by Chris Reed | September 7, 2014 7:30 am
Saturday’s Los Angeles Times’ bombshell about Secretary of State Debra Bowen’s struggles with depression struck a sad chord with many people who have struggled with mental illness or had a family member with such problems.
Two months before Californians go to the polls to choose a governor, the state’s top elections official tearfully acknowledged Friday that she has been consumed by a “debilitating” depression that has often kept her away from the office.
Secretary of State Debra Bowen, who oversees statewide voting, told The Times that she has a history of depression and has moved out of the two-story country home she owns with her husband. She now resides in a trailer park on the outskirts of Sacramento. …
The secretary said she is receiving professional help, is comforted by support from friends and has not been hospitalized. She described her new living accommodations as a refuge, characterizing the mobile home park as one containing “extended-stay cottages.” …
Her trailer at Arden Acres has cracked windowsills, and some windows have cardboard behind the glass to block the sun. Behind it is a storage yard with a giant, rusting shipping container pressed against the other side of the fence. On Thursday, her state-issued Buick was parked outside, the back seats and front passenger seat full of cardboard boxes brimming with clothing and household goods.
This may fully or partly explain her utter diffidence as secretary of state over the past seven and a half years. As the LAT story noted …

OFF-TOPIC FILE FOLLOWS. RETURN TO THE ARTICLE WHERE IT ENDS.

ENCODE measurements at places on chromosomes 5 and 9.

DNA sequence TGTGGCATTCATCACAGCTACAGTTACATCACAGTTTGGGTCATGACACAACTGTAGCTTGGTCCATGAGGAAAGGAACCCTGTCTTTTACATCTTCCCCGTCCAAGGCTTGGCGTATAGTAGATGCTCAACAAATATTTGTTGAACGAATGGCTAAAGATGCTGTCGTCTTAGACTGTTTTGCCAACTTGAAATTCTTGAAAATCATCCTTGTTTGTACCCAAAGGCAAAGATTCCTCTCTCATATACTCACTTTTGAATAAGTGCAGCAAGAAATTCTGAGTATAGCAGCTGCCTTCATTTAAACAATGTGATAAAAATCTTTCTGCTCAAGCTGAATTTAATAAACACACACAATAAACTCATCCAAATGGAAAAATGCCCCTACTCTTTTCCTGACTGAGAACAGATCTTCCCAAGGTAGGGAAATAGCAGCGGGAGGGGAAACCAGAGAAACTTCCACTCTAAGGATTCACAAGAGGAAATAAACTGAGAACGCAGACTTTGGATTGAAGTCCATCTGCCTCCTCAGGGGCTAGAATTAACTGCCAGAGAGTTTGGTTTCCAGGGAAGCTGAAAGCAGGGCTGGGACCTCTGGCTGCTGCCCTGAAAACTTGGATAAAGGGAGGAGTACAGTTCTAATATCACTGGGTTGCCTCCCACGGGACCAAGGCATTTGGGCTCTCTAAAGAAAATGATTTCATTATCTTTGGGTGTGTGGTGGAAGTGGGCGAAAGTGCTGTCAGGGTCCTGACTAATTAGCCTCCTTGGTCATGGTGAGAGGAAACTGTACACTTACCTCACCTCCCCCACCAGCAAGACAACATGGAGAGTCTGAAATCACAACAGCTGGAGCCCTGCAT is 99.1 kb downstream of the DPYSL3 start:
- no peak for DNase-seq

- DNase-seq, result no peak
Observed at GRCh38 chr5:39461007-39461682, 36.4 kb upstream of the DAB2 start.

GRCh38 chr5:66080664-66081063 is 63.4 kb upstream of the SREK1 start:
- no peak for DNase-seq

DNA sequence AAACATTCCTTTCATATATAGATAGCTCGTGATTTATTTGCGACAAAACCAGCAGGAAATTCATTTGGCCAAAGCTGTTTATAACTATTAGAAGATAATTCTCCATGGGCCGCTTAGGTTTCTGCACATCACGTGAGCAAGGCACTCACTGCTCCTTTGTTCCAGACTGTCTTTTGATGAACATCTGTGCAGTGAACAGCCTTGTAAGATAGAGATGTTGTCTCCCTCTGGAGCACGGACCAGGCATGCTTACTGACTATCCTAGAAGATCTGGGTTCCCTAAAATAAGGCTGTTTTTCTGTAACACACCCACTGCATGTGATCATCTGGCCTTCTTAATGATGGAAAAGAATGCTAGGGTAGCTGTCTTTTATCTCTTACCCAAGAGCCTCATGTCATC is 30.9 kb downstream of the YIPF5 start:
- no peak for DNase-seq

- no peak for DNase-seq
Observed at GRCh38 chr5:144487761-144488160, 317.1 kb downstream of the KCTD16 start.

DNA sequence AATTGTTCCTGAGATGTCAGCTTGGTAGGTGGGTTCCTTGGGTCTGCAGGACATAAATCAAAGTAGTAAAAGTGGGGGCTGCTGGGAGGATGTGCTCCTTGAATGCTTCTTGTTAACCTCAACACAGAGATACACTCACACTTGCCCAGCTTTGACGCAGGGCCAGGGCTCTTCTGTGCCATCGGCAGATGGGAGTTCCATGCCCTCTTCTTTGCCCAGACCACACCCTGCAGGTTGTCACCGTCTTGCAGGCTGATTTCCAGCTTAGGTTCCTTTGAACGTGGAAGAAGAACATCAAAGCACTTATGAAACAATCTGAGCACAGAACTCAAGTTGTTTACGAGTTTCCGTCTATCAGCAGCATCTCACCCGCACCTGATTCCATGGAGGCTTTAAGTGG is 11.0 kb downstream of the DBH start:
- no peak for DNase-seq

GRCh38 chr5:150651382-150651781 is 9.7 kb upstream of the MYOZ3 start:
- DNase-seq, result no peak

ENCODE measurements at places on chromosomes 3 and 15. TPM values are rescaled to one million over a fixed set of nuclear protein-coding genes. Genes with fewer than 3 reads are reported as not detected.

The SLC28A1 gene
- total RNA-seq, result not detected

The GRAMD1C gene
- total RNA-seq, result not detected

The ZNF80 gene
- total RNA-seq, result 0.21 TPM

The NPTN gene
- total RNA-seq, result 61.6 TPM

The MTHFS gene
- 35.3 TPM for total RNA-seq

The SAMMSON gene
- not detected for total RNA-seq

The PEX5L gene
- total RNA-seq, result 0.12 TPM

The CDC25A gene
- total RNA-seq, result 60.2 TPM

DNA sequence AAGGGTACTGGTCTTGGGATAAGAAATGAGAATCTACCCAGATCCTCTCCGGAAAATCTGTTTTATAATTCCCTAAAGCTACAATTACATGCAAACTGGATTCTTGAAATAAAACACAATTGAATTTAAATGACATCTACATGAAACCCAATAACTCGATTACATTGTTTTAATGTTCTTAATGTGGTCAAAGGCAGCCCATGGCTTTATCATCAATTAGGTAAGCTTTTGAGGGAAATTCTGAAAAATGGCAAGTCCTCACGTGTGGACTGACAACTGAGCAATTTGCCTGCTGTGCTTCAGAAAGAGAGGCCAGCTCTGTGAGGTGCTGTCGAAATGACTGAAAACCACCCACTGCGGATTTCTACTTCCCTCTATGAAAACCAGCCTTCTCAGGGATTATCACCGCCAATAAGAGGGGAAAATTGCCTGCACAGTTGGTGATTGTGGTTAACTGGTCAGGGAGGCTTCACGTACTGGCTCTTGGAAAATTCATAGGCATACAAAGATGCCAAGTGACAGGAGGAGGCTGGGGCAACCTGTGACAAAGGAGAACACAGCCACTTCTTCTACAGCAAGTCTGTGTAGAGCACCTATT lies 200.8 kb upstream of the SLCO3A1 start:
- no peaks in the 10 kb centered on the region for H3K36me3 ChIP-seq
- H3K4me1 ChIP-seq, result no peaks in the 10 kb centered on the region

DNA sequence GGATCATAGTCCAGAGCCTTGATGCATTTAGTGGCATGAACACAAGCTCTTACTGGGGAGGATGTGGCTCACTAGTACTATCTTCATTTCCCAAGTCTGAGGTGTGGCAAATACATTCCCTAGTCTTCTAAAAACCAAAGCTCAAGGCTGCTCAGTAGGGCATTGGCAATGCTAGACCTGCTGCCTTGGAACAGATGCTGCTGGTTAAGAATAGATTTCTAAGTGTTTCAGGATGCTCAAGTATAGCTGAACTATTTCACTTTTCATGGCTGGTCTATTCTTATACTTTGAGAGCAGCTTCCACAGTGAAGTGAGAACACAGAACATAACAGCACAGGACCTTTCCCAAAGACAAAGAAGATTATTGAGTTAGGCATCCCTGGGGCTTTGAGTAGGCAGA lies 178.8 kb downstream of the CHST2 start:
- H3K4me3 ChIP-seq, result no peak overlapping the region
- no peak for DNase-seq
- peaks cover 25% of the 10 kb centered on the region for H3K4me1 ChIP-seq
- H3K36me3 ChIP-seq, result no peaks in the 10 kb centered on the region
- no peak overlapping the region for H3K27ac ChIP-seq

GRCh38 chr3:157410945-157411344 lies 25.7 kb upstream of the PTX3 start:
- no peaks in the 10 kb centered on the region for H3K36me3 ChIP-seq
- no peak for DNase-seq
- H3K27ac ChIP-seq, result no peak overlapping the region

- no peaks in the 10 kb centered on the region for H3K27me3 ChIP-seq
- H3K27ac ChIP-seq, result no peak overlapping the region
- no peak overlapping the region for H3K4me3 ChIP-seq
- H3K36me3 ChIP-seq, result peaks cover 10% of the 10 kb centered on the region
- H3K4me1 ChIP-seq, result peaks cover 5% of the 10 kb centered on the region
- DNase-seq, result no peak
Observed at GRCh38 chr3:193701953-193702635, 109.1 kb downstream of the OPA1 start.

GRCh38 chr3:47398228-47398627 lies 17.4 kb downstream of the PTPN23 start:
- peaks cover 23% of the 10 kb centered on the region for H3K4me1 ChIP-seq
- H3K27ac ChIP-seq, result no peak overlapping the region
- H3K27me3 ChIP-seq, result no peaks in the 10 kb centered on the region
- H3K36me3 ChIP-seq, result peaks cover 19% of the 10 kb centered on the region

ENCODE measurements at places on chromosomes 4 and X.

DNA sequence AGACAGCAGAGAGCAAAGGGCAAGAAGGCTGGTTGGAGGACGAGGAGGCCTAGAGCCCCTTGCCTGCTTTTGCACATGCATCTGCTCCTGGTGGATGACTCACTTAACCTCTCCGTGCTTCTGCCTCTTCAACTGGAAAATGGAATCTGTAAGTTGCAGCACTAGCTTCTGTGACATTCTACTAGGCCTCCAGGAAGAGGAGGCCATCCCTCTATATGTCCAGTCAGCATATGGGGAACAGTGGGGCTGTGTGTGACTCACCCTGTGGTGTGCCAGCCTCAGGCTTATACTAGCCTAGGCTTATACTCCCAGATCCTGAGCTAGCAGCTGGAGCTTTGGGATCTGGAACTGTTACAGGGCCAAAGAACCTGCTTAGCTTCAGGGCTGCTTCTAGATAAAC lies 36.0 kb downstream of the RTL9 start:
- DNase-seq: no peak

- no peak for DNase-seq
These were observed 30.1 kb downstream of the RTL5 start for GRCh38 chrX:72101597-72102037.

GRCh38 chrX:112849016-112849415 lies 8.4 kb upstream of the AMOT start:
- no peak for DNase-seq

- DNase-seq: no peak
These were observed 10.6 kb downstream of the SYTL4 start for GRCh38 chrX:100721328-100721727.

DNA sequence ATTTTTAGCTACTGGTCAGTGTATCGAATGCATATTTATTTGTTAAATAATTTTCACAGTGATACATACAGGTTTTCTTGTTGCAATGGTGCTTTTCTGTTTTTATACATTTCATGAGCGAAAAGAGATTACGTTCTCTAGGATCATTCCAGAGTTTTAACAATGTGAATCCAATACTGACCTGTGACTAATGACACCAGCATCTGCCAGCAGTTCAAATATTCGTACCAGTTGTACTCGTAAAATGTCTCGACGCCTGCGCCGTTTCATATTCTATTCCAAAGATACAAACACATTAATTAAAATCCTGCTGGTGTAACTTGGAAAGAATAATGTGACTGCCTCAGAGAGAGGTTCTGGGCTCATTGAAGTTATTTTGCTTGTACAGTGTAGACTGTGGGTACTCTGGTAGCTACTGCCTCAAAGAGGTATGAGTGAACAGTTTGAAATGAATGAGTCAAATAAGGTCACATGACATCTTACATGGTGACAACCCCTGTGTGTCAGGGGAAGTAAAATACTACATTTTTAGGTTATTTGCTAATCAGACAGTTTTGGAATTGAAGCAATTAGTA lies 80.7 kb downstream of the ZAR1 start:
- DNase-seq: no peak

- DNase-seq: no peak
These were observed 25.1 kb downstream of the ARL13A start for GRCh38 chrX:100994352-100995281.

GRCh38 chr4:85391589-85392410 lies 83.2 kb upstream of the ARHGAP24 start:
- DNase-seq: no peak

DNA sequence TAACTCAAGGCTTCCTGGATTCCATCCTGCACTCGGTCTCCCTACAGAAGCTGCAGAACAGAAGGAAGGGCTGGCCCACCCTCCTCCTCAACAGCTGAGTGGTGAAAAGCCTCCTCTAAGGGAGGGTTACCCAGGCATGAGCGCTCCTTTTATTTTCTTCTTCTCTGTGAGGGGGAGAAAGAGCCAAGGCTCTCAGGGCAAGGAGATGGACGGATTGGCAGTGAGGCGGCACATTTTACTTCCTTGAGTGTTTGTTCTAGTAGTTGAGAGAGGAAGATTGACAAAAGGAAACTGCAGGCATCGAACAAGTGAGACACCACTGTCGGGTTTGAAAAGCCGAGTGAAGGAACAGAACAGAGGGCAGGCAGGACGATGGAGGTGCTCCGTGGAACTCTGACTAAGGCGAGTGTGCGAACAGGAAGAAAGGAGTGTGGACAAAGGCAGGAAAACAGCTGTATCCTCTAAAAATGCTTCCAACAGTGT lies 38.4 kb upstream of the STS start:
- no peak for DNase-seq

She has been criticized periodically for being distracted on the job, most recently during her 2010 reelection campaign. Republican challenger Damon Dunn noted then that the time it took her office to process business filings had more than tripled. (Bowen said a backlog was due to budget cuts.)
In addition, a project that now allows online voter registration was four years behind schedule. Bowen had said it takes time to find the right contractor.
Open-government advocates bashed her for failing to upgrade California’s online campaign finance reporting system, which is antiquated and unwieldy.
Her years of disinterest in trying to minimize business paperwork delays produced a harsh rebuke from the Sac Bee edit page in March 2013:
If Texas can process an application to form a limited liability company in five days, even less if the registration application is filed online, why does it take California six weeks? In California, home to Silicon Valley, the most sophisticated collection of high-tech companies in the world, why can’t the state process business filings online?
Why does a business owner in Los Angeles have to deliver papers to the secretary of state’s office in Sacramento to get expedited over-the-counter service? Why doesn’t the secretary of state have counter service in Los Angeles or Fresno or San Francisco?